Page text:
“Are 40 litres of water a day enough for all my family’s needs?” asks displaced mother of eight Suad Mohammed

In Sudan’s Blue Nile State displaced families wait for water in Damazine

Suad Mohammed brought plastic chairs for her visitors, set them in a circle outside her straw-matting compound and sat down heavily in one of them.
Article 26 February 2020 Sudan

As a dozen or so women and young girls crowded around her, a group of curious men and boys gathered nearby to listen. Speaking for all the women present, Suad, the mother of eight children, raised her voice so that everyone could hear.

"Do you think the 40 litres of water I fetch from the river each day is enough for all my family's needs?" she asked, casting a challenging glance at her onlookers. "The answer is no." The young girls standing behind her giggled shyly and nodded approval.

Then another woman, Susan, who was sitting next to Suad spoke up equally forcefully. "Our husbands cut grass and firewood to sell in the market and don't earn much money. We can't afford 100 Sudanese pounds (about two US dollars) for a barrel of water from the passing donkey carts, so we go to the river to fill our jerrycans. Each trip takes us an hour," she explained.

Suad’s neighbor Susan walks for an hour a day to bring water from the river to her home. Photo: Jessica Barry / ICRC
Suad’s neighbor Susan walks for an hour a day to bring water from the river to her home. Photo: Jessica Barry / ICRC

Asked whether their husbands ever helped them fetch water, Suad and Susan dismissed such an idea. "Only if they carry it on a motorbike. It's women's work, and we walk."

A couple of hundred metres away, a tall black-and-white water tank towered over the thatched houses of the al-Rusieres settlement where Suad and Susan are living. The area is home to hundreds of families who fled to safety on the outskirts of Damazine when their villages were attacked during the fighting that has rocked Blue Nile State sporadically since 2011. Over time, as more and more displaced families (IDPs) arrived, it strained the city's water supply to such an extent that the authorities diverted the water that filled the Rusieres tank and piped it to parts of the city where it was becoming scarce.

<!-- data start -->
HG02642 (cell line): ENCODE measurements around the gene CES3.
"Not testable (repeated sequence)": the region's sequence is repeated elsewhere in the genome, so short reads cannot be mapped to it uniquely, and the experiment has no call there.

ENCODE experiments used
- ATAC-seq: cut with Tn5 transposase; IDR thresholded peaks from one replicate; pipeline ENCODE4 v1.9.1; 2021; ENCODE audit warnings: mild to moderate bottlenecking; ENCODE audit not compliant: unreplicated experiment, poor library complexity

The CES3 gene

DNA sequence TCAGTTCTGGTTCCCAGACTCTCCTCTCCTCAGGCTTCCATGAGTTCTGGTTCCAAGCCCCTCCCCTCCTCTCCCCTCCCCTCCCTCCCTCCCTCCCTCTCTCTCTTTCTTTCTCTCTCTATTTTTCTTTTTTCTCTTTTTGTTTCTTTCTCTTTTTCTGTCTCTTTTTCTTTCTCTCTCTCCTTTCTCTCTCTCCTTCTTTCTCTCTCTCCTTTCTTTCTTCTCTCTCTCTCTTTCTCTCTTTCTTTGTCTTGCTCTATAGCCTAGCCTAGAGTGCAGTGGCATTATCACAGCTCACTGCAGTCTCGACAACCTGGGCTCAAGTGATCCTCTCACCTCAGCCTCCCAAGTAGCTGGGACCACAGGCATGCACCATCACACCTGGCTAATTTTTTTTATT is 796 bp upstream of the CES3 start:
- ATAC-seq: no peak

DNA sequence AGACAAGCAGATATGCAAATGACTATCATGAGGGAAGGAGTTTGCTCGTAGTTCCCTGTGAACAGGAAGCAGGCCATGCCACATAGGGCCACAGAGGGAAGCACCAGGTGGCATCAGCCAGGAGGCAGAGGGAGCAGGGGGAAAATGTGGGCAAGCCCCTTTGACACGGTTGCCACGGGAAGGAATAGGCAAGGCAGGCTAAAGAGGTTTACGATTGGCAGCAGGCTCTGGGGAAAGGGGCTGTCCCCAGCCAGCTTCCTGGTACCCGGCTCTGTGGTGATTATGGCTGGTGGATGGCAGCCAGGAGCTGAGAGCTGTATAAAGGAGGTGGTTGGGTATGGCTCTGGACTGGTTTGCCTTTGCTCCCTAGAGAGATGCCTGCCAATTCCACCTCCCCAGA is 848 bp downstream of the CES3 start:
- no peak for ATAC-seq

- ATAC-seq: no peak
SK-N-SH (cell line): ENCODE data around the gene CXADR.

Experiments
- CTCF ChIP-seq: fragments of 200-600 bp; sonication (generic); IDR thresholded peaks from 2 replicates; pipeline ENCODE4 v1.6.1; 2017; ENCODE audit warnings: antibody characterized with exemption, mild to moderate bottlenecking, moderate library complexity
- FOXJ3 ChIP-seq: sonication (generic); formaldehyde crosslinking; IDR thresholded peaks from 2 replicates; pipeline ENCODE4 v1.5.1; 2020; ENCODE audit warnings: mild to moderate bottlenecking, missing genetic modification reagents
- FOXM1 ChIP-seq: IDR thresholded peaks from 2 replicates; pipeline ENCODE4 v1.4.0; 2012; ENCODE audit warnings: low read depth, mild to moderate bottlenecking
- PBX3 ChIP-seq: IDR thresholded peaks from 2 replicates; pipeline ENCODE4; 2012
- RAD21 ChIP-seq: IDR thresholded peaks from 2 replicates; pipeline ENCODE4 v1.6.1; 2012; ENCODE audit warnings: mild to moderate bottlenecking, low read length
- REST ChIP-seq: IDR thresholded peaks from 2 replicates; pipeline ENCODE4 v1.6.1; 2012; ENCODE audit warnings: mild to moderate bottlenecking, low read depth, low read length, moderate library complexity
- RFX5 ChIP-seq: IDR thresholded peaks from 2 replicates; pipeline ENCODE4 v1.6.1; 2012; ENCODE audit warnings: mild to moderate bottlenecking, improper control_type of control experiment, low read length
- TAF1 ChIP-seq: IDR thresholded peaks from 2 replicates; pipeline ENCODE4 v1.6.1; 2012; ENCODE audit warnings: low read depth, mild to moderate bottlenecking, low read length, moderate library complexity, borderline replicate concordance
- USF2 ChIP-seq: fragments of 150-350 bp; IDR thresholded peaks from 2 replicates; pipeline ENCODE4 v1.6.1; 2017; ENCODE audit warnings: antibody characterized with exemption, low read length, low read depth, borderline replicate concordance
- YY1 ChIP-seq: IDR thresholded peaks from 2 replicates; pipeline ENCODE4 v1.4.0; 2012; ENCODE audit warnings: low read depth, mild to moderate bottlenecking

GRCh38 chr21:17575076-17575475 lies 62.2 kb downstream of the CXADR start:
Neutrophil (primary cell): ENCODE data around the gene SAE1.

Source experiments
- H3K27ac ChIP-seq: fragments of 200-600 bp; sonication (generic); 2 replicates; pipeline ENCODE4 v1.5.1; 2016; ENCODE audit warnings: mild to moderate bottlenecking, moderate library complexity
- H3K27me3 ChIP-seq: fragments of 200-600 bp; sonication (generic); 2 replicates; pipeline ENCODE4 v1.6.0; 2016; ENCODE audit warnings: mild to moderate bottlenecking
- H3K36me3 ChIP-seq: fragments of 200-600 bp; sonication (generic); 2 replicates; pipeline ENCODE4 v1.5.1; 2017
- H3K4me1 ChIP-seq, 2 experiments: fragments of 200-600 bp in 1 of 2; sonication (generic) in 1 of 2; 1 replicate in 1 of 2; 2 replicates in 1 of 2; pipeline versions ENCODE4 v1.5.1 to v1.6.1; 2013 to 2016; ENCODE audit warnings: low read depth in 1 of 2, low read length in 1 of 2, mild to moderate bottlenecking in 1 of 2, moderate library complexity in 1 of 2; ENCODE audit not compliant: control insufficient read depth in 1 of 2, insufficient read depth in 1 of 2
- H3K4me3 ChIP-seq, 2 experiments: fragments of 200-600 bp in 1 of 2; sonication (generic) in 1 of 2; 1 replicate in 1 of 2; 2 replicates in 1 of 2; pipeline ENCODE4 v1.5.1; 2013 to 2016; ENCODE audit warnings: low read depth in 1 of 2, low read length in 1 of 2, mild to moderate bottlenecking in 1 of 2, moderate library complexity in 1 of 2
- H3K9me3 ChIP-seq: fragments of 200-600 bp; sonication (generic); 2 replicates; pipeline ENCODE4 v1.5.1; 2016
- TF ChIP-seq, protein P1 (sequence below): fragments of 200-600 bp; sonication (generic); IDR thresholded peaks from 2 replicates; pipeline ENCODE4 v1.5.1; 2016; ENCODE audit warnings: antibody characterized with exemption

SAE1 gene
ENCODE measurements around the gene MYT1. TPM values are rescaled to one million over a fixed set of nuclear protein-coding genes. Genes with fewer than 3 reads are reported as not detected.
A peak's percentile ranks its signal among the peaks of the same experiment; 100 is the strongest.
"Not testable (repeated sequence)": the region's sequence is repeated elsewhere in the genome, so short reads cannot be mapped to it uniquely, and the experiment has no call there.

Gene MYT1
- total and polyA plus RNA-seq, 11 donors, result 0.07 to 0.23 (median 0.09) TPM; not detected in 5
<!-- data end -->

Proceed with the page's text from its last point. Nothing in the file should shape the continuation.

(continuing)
A black-and-white water tank towers over the al-Rusieres settlement were the displaced families are living. Photo: Jessica Barry / ICRC
A black-and-white water tank towers over the al-Rusieres settlement were the displaced families are living. Photo: Jessica Barry / ICRC

Meanwhile, the water authority tried to find a solution for the IDPs.

"We've heard there is a plan to fill the tank again," remarked Suad. "But that is all we know."

The project Suad mentioned involved the authorities building a 350 metric-cube concrete reservoir that would be fed from several different groundwater sources, then constructing a pumping station, and laying a transmission line to the Rusieres tank from where water could be piped into the families' compounds. It was a complex and ambitious project but made sense. Unfortunately, because of a lack of funding, the project stalled a few months after it was launched in 2018.